After hitting the red carpet Sunday night for the London premiere of Steven Spielberg's film, "War Horse," Buckinhgam Palace says, Kate Middleton celebrated her 30th birthday today with a "low-key and private" event.
It was the kind of quiet day Diana, the Princess of Wales, desperately wanted for her 30th birthday, but her desire for a subdued affair in 1991 was the result of despair, rather than respect.
She was unhappy in her marriage and refused to let Prince Charles throw a birthday party for her, British papers reported. Although Diana had requested a "business as usual" day, she was serenaded by Phil Collins at a charity lunch and the crowd outside the event sang happy birthday, according to the Press Association. Diana reportedly said later that she was "embarrassed by the fuss."
Diana was even quoted in one newspaper as saying she would toast her birthday with son Prince Harry, who was 6 at the time.
"I shall have a drink with Harry at 6 p.m.," she reportedly said. "He is the only man in my life tonight."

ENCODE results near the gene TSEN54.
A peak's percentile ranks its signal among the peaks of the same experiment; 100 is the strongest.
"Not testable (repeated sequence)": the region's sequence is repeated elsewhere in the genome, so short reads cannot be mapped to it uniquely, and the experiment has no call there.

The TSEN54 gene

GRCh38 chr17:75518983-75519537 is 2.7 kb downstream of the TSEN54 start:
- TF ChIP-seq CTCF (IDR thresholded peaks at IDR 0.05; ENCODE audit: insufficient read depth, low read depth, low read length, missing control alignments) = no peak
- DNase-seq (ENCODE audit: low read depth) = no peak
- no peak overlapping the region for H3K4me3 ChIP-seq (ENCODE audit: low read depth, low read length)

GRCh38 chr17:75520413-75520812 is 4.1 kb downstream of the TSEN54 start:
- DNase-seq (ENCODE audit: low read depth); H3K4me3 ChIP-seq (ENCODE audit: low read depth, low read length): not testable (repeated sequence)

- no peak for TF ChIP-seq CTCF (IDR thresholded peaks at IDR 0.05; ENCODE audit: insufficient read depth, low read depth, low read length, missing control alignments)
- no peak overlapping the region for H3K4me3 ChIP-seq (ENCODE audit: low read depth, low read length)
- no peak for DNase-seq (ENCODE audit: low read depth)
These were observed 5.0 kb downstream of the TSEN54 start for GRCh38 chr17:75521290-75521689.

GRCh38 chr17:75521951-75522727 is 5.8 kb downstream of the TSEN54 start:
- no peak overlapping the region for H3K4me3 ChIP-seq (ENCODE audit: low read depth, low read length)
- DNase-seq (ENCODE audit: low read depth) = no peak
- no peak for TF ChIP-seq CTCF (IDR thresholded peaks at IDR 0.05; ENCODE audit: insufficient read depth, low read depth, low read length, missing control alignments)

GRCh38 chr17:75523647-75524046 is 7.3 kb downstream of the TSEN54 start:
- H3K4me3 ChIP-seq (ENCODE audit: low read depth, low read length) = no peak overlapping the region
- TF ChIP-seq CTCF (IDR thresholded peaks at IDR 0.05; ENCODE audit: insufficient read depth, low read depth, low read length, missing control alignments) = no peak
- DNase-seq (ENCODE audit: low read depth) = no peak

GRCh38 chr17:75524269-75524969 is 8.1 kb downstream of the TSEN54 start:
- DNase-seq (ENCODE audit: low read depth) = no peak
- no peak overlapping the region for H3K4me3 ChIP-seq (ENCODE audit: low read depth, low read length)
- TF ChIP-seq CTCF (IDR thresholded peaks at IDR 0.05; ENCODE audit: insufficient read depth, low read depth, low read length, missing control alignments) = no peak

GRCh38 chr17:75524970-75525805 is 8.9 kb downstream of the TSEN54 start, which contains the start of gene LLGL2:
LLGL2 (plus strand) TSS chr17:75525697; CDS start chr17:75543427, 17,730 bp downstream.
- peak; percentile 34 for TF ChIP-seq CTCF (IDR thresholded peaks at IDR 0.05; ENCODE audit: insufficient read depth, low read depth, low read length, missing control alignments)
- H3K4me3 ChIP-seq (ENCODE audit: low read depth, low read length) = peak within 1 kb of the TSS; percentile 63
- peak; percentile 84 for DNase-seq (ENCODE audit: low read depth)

Katie Nicholl, a royals reporter for the Daily Mail, told ABC News that the most striking contrast between Diana and Kate at 30 is the strength of the royal marriage.
"I think the most important difference is that [Kate] is deeply in love with her husband, very happily married and she's been very warmly welcomed into the royal family," Nicholl said." [Diana] was nine years into her marriage, desperately unhappy, felt alienated and isolated - not just in her marriage, but also in the royal family. … The public adored her, but the greatest sadness was with how miserable she was in her marriage."
By the time Diana was 30, she was a mother of two, traveling the world pursing a portfolio of philanthropic causes. Kate has yet to have a child and is just beginning her public life.
She recently announced that she will be donating her time and support to an array of charitable organizations that include a group of children's hospices, an art therapy and addiction charity, a world-famous art gallery and the Scout Association, the British equivalent of the Girl Scouts.
"The problem with Diana was that she didn't play by the royal rule book. She did many great things and shook the royal family up, but in doing so and breaking the mold she roughed people up the wrong way," Nicholl told ABC News. "I think Kate has done things very differently. She followed the royal rule book literally rule by rule. She hasn't put a foot wrong, she has followed all the advice, she's followed her husband's lead and she's proving to be a great success."
The Associated Press contributed to this report.